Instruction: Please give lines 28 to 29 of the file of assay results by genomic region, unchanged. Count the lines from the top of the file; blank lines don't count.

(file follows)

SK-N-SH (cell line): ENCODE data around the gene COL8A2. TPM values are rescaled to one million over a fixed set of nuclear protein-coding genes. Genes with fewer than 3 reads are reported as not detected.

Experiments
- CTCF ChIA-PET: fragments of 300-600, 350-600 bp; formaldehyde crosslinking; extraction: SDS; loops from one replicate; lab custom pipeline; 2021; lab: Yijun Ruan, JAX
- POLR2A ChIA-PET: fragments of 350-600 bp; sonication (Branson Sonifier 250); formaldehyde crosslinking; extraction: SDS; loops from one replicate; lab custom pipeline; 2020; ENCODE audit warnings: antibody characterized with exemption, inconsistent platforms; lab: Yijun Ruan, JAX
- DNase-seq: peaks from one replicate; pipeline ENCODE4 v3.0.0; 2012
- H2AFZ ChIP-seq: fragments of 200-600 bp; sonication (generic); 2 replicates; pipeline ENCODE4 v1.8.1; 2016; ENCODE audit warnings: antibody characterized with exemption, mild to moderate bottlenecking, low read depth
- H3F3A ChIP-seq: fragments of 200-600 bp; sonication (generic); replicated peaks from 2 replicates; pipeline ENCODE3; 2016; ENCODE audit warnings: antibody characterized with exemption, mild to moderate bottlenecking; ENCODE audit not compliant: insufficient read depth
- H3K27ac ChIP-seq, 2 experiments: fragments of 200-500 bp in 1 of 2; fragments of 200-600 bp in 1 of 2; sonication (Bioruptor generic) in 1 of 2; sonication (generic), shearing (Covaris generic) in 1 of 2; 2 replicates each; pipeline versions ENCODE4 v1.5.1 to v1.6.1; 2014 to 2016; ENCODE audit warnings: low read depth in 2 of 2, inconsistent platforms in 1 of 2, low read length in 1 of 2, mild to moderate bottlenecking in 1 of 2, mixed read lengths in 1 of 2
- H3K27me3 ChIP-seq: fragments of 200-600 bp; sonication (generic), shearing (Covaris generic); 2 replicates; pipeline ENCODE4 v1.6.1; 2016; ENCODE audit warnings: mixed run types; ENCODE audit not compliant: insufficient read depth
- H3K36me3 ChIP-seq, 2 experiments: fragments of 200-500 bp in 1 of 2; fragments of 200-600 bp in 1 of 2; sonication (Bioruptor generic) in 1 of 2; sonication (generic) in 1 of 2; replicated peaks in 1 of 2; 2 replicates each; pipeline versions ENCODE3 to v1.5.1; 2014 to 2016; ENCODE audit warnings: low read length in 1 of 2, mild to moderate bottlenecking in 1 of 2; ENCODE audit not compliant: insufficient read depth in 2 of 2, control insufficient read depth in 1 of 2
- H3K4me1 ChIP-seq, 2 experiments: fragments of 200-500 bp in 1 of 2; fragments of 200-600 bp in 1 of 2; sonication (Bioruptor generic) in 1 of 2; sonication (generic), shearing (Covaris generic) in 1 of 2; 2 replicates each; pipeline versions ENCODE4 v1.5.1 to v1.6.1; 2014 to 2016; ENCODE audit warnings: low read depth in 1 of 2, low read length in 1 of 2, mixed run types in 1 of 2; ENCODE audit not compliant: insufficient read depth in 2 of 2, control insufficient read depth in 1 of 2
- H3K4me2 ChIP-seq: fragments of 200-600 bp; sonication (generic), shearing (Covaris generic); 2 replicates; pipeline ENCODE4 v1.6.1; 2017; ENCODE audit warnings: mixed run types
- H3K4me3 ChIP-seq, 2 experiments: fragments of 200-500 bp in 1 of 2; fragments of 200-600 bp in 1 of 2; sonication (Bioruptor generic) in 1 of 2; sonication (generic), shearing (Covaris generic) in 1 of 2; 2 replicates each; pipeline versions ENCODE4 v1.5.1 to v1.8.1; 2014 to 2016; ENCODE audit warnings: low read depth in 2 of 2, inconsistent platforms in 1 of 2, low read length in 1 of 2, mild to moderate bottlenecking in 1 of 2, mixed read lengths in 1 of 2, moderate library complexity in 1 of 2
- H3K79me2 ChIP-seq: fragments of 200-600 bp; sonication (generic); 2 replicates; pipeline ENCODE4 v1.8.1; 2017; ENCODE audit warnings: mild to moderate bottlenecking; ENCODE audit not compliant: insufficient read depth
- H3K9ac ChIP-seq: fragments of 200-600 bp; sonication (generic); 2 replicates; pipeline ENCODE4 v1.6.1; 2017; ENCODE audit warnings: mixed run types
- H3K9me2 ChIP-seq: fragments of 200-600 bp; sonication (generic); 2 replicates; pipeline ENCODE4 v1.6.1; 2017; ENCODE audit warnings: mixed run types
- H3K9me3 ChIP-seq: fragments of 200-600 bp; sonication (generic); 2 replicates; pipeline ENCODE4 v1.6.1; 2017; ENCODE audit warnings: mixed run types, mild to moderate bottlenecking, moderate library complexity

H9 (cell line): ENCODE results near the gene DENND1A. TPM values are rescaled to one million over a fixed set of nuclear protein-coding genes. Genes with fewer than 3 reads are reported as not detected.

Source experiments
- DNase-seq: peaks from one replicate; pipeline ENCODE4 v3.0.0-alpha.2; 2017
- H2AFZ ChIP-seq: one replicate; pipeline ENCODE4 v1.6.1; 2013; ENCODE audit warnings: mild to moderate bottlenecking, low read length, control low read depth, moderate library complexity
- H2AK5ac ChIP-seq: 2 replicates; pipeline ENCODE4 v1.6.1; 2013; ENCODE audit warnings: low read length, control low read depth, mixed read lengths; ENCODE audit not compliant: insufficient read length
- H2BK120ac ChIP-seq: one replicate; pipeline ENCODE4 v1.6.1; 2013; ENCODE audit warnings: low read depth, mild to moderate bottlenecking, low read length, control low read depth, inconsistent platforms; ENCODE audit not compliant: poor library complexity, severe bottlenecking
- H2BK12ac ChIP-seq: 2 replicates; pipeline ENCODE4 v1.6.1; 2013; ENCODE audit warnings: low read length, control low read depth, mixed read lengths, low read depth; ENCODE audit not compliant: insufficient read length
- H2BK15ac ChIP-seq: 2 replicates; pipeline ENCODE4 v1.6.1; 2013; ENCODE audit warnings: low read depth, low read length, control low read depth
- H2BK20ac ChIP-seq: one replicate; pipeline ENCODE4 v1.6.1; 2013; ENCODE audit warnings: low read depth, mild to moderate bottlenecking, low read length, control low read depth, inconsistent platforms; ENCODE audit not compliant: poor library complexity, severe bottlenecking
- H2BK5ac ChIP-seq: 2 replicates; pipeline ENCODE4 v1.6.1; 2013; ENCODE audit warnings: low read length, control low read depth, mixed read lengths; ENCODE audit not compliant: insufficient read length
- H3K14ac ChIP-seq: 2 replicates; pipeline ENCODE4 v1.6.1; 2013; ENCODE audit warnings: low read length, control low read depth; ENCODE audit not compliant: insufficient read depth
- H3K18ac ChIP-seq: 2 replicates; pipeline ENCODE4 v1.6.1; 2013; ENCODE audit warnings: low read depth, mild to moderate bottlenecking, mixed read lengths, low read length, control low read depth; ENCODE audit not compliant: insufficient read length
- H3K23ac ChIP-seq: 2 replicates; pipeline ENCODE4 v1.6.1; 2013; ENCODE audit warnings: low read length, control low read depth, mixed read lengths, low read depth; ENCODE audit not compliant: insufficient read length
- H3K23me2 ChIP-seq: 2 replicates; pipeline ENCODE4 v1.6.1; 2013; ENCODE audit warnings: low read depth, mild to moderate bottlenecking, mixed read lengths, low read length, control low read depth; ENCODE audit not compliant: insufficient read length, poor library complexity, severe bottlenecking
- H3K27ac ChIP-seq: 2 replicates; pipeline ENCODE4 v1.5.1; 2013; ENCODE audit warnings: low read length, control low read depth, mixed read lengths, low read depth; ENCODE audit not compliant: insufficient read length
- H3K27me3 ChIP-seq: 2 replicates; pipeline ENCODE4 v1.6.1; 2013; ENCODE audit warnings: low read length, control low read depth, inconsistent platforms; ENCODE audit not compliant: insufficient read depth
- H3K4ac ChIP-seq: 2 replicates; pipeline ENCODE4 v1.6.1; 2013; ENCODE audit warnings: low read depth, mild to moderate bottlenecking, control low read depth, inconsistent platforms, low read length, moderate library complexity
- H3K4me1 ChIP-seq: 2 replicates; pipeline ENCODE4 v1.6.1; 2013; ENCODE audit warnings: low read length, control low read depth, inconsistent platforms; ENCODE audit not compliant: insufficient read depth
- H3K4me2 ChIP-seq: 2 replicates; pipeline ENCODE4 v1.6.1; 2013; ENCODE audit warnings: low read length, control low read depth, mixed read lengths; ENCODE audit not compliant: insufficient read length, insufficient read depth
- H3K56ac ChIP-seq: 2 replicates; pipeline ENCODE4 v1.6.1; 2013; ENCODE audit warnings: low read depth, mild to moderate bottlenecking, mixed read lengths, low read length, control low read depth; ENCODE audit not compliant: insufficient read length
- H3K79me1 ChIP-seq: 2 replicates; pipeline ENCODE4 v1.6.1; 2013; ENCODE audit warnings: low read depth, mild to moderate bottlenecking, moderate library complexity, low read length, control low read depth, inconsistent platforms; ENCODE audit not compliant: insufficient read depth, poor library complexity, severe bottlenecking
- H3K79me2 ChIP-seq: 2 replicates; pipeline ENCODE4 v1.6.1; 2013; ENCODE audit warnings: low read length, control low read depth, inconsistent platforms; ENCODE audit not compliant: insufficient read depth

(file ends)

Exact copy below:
- H3K14ac ChIP-seq: 2 replicates; pipeline ENCODE4 v1.6.1; 2013; ENCODE audit warnings: low read length, control low read depth; ENCODE audit not compliant: insufficient read depth
- H3K18ac ChIP-seq: 2 replicates; pipeline ENCODE4 v1.6.1; 2013; ENCODE audit warnings: low read depth, mild to moderate bottlenecking, mixed read lengths, low read length, control low read depth; ENCODE audit not compliant: insufficient read length